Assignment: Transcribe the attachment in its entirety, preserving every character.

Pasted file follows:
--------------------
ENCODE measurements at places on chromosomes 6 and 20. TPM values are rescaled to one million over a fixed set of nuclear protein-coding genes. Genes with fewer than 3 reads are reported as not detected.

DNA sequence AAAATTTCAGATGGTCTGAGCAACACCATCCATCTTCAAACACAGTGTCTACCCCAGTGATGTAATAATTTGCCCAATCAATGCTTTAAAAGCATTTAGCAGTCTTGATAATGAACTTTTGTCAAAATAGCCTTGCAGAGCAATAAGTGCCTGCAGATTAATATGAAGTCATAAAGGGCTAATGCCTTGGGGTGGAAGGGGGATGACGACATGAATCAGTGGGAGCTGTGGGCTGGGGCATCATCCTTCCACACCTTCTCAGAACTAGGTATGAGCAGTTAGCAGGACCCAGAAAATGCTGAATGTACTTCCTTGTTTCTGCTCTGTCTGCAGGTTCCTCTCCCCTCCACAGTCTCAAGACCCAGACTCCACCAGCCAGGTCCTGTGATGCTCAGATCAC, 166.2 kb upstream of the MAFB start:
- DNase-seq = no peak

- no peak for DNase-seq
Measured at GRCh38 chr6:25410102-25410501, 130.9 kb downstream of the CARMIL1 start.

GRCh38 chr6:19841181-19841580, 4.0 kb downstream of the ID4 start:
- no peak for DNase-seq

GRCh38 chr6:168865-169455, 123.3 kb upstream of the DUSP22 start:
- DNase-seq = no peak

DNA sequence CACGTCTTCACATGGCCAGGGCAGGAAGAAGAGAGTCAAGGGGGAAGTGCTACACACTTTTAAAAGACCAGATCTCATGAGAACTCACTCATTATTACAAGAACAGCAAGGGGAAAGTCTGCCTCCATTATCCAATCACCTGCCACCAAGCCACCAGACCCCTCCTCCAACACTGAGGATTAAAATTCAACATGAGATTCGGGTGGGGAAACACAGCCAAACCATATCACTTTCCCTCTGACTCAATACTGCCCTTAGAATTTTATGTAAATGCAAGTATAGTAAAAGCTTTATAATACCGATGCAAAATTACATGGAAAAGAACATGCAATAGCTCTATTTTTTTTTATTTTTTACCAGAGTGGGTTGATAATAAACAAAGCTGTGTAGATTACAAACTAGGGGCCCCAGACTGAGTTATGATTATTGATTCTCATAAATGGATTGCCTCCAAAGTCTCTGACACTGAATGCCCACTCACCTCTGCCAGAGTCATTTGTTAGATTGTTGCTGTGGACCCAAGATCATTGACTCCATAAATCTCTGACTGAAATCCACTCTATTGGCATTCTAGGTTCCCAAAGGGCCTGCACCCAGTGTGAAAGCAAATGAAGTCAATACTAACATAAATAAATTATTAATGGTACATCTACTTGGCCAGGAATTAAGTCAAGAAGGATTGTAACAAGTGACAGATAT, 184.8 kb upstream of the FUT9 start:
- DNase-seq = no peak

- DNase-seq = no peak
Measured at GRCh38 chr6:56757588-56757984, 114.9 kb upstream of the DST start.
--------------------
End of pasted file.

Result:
ENCODE measurements at places on chromosomes 6 and 20. TPM values are rescaled to one million over a fixed set of nuclear protein-coding genes. Genes with fewer than 3 reads are reported as not detected.

DNA sequence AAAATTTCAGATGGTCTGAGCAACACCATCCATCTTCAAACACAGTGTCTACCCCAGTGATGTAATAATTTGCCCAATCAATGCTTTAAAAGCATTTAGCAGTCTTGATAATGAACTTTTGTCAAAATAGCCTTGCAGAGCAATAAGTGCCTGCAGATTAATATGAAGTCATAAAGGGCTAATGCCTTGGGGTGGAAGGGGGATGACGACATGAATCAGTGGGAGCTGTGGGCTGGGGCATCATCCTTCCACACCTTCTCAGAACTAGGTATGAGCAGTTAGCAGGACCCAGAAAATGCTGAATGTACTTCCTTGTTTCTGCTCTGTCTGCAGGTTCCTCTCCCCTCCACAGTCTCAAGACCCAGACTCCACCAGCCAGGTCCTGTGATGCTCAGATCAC, 166.2 kb upstream of the MAFB start:
- DNase-seq = no peak

- no peak for DNase-seq
Measured at GRCh38 chr6:25410102-25410501, 130.9 kb downstream of the CARMIL1 start.

GRCh38 chr6:19841181-19841580, 4.0 kb downstream of the ID4 start:
- no peak for DNase-seq

GRCh38 chr6:168865-169455, 123.3 kb upstream of the DUSP22 start:
- DNase-seq = no peak

DNA sequence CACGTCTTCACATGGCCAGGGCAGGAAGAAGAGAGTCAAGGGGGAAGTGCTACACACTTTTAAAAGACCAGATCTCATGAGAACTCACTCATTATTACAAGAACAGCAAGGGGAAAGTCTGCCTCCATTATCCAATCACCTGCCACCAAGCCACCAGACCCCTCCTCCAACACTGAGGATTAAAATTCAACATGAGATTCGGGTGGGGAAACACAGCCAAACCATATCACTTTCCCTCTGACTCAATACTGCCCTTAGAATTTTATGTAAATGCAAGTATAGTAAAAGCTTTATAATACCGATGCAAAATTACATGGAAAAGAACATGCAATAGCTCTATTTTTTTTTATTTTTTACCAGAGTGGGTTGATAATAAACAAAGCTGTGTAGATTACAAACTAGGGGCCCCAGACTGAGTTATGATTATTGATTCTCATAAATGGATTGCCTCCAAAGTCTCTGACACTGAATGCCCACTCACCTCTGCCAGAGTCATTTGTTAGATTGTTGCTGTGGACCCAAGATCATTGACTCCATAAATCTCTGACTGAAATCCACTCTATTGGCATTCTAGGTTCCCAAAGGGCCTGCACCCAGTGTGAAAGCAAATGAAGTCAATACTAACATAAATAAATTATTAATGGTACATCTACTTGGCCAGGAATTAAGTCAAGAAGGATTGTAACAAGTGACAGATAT, 184.8 kb upstream of the FUT9 start:
- DNase-seq = no peak

- DNase-seq = no peak
Measured at GRCh38 chr6:56757588-56757984, 114.9 kb upstream of the DST start.